Vintage

Vintage: Swedish churches from 1100-1900 AD

Vintage: Swedish churches from 1100-1900 AD

This set shows photos of Swedish churches from 1100-1900 AD – a mix of stone and wooden churches, cathedrals and chapels – country churches as well as city churches. We think that these pictures well describe the wide range of churches to be found all over the country in the 1800s. They also show the surrounding landscape or environment, often…
Vintage: The Eastland disaster (1915)

Vintage: The Eastland disaster (1915)

A large crowd of horrified spectators watched as the S.S. Eastland – only a few feet from the shore of the Chicago River downtown — turned on its side. It was in just 20 feet of water, but that was deep enough to drown 844 people who were trapped or trampled below decks. via Chicago Tribune
Vintage: Open-air bazaar in Chicago

Vintage: Open-air bazaar in Chicago

Maxwell Street first appears on a Chicago map in 1847. It was named for Dr. Philip Maxwell. It was originally a wooden plank road that ran from the south branch of the Chicago River west to Blue Island Avenue. The earliest housing was built by and for Irish immigrants who were brought to Chicago to construct the first railroads. It…
Ansel Adams Captures Life on a Japanese Internment Camp

Ansel Adams Captures Life on a Japanese Internment Camp

Manzanar (which means ‘apple orchard’ in Spanish), is the site of one of ten camps where over 110,000 Japanese Americans were imprisoned during World War II. Located at the foot of the Sierra Nevada in California’s Owens Valley between the towns of Lone Pine to the south and Independence to the north, it is approximately 230 miles (370 km) northeast…
The Wright Brothers – First Flight in 1903

The Wright Brothers – First Flight in 1903

On December 17, 1903, Orville Wright piloted the first powered airplane 20 feet above a wind-swept beach in North Carolina. The flight lasted 12 seconds and covered 120 feet. Three more flights were made that day with Orville’s brother Wilbur piloting the record flight lasting 59 seconds over a distance of 852 feet. The brothers began their experimentation in flight…
Vintage: Russian air force of 1915

Vintage: Russian air force of 1915

The Imperial Russian Air Service was founded in 1912. At the beginning of World War I, Russia’s air service was second only to that of France (263 aeroplanes and 14 airships), although the bulk of its aircraft were too outdated to be of much use. via English Russia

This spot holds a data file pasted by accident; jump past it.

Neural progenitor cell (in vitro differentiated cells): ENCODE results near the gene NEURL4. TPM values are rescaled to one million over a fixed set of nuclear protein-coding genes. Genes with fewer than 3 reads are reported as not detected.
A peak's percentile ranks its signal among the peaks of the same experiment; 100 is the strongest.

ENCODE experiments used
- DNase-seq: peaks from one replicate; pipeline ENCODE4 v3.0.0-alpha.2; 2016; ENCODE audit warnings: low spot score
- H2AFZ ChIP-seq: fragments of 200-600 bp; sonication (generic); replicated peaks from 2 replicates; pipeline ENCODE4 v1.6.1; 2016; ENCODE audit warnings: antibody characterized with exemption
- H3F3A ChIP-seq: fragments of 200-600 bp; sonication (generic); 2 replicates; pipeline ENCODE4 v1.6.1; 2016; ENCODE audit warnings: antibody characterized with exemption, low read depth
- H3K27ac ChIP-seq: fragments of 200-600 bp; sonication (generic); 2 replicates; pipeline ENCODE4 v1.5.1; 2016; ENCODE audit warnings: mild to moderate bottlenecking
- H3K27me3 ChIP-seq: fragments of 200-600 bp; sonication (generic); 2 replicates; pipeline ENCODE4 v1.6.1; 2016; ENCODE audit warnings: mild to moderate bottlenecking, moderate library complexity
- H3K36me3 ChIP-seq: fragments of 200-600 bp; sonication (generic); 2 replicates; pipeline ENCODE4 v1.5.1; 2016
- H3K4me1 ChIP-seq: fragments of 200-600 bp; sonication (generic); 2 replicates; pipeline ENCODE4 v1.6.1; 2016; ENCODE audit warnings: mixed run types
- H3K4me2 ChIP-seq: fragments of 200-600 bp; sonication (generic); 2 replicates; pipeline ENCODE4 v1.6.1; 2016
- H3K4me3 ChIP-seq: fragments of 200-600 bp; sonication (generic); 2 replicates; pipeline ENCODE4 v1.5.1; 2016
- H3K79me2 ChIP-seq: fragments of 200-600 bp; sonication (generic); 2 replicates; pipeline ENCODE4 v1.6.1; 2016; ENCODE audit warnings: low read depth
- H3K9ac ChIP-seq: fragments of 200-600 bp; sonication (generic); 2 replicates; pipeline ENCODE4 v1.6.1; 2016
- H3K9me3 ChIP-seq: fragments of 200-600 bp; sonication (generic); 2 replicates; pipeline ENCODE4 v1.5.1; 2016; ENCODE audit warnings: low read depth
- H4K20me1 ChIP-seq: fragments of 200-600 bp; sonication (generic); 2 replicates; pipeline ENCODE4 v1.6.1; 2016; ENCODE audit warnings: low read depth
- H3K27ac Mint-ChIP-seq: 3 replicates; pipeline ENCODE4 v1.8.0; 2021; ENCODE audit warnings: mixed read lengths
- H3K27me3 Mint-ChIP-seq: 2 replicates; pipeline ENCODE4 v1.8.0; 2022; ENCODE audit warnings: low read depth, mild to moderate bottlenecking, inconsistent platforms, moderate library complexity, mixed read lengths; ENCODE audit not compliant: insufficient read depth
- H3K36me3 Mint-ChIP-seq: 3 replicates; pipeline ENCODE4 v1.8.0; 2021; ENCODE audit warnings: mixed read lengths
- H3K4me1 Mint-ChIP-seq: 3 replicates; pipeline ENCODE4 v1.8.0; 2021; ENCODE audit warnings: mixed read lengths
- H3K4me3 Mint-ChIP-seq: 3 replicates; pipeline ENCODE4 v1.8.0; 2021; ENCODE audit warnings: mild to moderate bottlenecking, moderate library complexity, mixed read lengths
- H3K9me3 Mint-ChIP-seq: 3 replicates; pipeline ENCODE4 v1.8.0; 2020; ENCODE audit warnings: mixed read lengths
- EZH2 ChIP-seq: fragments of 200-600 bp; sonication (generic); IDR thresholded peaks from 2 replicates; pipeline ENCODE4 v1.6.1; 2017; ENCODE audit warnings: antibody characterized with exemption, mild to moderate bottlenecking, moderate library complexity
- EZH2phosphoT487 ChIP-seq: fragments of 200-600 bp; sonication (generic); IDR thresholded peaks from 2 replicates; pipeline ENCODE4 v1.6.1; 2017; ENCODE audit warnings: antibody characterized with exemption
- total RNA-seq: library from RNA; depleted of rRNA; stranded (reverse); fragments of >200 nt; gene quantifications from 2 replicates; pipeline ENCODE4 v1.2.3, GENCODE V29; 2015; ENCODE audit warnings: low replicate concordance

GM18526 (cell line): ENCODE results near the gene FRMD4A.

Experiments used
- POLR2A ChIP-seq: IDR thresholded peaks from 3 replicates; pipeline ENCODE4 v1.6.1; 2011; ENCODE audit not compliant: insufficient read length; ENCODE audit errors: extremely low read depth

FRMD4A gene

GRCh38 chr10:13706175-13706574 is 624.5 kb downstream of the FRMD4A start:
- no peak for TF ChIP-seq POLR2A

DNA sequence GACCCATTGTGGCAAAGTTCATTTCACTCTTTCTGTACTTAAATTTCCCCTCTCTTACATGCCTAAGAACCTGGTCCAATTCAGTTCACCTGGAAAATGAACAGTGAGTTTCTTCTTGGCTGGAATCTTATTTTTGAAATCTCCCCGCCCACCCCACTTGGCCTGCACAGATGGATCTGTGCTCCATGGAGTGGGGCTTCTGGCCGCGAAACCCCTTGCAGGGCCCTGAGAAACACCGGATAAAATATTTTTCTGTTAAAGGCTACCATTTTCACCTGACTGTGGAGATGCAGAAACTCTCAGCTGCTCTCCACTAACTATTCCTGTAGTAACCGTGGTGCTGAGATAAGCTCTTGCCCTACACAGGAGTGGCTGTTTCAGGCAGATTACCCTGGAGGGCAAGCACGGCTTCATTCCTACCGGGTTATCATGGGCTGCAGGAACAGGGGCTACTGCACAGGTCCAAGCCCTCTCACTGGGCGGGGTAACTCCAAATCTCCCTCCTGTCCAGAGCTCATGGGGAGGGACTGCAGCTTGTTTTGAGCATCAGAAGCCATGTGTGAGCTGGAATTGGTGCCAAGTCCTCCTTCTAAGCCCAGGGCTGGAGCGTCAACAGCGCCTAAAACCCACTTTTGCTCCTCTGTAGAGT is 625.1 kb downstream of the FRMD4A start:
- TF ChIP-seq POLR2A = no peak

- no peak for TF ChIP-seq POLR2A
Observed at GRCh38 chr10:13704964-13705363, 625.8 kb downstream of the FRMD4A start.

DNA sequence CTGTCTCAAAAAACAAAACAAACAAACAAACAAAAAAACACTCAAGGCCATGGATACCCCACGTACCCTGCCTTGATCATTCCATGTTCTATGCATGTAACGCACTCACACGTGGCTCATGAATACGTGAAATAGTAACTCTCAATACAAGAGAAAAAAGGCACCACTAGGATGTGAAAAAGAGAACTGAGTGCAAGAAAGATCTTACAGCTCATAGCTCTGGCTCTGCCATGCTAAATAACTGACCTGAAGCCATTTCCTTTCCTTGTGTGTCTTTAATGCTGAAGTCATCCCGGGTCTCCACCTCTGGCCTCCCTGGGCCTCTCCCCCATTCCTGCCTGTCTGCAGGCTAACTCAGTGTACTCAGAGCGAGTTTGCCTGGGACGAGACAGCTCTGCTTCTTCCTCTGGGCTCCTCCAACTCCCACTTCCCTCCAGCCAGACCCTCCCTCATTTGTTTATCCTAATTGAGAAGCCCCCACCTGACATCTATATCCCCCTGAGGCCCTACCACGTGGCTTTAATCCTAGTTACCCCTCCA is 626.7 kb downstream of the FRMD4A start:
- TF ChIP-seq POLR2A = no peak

Vintage: Wall Street bombing in 1920

Vintage: Wall Street bombing in 1920

At 12:01pm on Thursday, September 16th, 1920, a blast shook the Financial District of New York City immediately killing 30 people, with another 8 to die later of wounds sustained in the blast. On top of the dead, there were 143 people seriously injured with the total number injured measuring in the hundreds. This event was the deadliest act of…
Vintage: Chinese New Year 1946

Vintage: Chinese New Year 1946

These photographs of a Chinese New Year celebration in 1946 may be devoid of color, but they are rich in detail: the precision of a calligrapher’s brush, the excitement of children receiving envelopes filled with money, the smoke of a firecracker thrown in the street. via Time
Historic B&W photos of Zurich, Switzerland (19th century)

Historic B&W photos of Zurich, Switzerland (19th century)

Extensive developments took place during the 19th century. From 1847, the Spanisch-Brötli-Bahn, the first railway on Swiss territory, connected Zürich with Baden, putting the Zürich Hauptbahnhof at the origin of the Swiss rail network. The present building of the Hauptbahnhof (the main railway station) dates to 1871. Zürich’s Bahnhofstrasse (Station Street) was laid out in 1867, and the Zürich Stock…
Vintage: London Fog in black and white

Vintage: London Fog in black and white